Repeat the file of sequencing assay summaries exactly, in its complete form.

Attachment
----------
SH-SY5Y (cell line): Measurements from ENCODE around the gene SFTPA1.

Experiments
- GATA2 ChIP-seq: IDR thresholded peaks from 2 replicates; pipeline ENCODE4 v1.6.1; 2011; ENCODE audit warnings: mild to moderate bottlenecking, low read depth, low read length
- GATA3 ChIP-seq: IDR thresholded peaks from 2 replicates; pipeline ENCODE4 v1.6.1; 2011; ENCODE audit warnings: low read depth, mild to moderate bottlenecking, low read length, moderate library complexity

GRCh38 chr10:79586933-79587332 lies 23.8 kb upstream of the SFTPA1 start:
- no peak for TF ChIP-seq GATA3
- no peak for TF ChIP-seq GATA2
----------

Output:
SH-SY5Y (cell line): Measurements from ENCODE around the gene SFTPA1.

Experiments
- GATA2 ChIP-seq: IDR thresholded peaks from 2 replicates; pipeline ENCODE4 v1.6.1; 2011; ENCODE audit warnings: mild to moderate bottlenecking, low read depth, low read length
- GATA3 ChIP-seq: IDR thresholded peaks from 2 replicates; pipeline ENCODE4 v1.6.1; 2011; ENCODE audit warnings: low read depth, mild to moderate bottlenecking, low read length, moderate library complexity

GRCh38 chr10:79586933-79587332 lies 23.8 kb upstream of the SFTPA1 start:
- no peak for TF ChIP-seq GATA3
- no peak for TF ChIP-seq GATA2